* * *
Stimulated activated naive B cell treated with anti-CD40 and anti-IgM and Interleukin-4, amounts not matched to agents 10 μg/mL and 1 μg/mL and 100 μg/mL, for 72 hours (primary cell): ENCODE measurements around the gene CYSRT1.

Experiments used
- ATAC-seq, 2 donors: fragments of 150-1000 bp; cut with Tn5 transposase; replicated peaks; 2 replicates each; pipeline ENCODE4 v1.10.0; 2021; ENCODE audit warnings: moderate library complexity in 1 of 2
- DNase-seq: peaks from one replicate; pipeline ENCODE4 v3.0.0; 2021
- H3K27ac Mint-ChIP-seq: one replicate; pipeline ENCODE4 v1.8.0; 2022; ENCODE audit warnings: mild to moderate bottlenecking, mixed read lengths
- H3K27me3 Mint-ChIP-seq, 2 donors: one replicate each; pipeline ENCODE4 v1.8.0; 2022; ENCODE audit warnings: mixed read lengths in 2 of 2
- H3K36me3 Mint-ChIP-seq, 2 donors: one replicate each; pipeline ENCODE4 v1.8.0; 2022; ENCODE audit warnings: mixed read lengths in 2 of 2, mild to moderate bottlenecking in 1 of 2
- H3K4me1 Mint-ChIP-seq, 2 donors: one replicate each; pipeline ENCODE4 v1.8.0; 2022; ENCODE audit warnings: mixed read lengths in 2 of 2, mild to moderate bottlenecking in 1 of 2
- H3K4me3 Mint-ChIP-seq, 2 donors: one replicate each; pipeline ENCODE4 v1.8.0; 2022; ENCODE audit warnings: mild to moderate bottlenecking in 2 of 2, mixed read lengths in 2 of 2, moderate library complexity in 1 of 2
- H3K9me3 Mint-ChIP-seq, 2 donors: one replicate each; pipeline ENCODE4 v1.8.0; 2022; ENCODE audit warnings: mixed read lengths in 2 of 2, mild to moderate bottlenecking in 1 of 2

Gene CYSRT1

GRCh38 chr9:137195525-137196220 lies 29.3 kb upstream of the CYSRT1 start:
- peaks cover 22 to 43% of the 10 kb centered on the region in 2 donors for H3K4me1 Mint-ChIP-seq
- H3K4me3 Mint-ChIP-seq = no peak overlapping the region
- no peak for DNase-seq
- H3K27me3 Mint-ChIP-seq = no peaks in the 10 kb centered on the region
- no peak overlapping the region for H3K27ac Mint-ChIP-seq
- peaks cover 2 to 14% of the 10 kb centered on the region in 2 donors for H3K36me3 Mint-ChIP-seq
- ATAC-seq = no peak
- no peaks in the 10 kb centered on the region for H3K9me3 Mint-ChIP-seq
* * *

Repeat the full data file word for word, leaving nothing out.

Stimulated activated naive B cell treated with anti-CD40 and anti-IgM and Interleukin-4, amounts not matched to agents 10 μg/mL and 1 μg/mL and 100 μg/mL, for 72 hours (primary cell): ENCODE measurements around the gene CYSRT1.

Experiments used
- ATAC-seq, 2 donors: fragments of 150-1000 bp; cut with Tn5 transposase; replicated peaks; 2 replicates each; pipeline ENCODE4 v1.10.0; 2021; ENCODE audit warnings: moderate library complexity in 1 of 2
- DNase-seq: peaks from one replicate; pipeline ENCODE4 v3.0.0; 2021
- H3K27ac Mint-ChIP-seq: one replicate; pipeline ENCODE4 v1.8.0; 2022; ENCODE audit warnings: mild to moderate bottlenecking, mixed read lengths
- H3K27me3 Mint-ChIP-seq, 2 donors: one replicate each; pipeline ENCODE4 v1.8.0; 2022; ENCODE audit warnings: mixed read lengths in 2 of 2
- H3K36me3 Mint-ChIP-seq, 2 donors: one replicate each; pipeline ENCODE4 v1.8.0; 2022; ENCODE audit warnings: mixed read lengths in 2 of 2, mild to moderate bottlenecking in 1 of 2
- H3K4me1 Mint-ChIP-seq, 2 donors: one replicate each; pipeline ENCODE4 v1.8.0; 2022; ENCODE audit warnings: mixed read lengths in 2 of 2, mild to moderate bottlenecking in 1 of 2
- H3K4me3 Mint-ChIP-seq, 2 donors: one replicate each; pipeline ENCODE4 v1.8.0; 2022; ENCODE audit warnings: mild to moderate bottlenecking in 2 of 2, mixed read lengths in 2 of 2, moderate library complexity in 1 of 2
- H3K9me3 Mint-ChIP-seq, 2 donors: one replicate each; pipeline ENCODE4 v1.8.0; 2022; ENCODE audit warnings: mixed read lengths in 2 of 2, mild to moderate bottlenecking in 1 of 2

Gene CYSRT1

GRCh38 chr9:137195525-137196220 lies 29.3 kb upstream of the CYSRT1 start:
- peaks cover 22 to 43% of the 10 kb centered on the region in 2 donors for H3K4me1 Mint-ChIP-seq
- H3K4me3 Mint-ChIP-seq = no peak overlapping the region
- no peak for DNase-seq
- H3K27me3 Mint-ChIP-seq = no peaks in the 10 kb centered on the region
- no peak overlapping the region for H3K27ac Mint-ChIP-seq
- peaks cover 2 to 14% of the 10 kb centered on the region in 2 donors for H3K36me3 Mint-ChIP-seq
- ATAC-seq = no peak
- no peaks in the 10 kb centered on the region for H3K9me3 Mint-ChIP-seq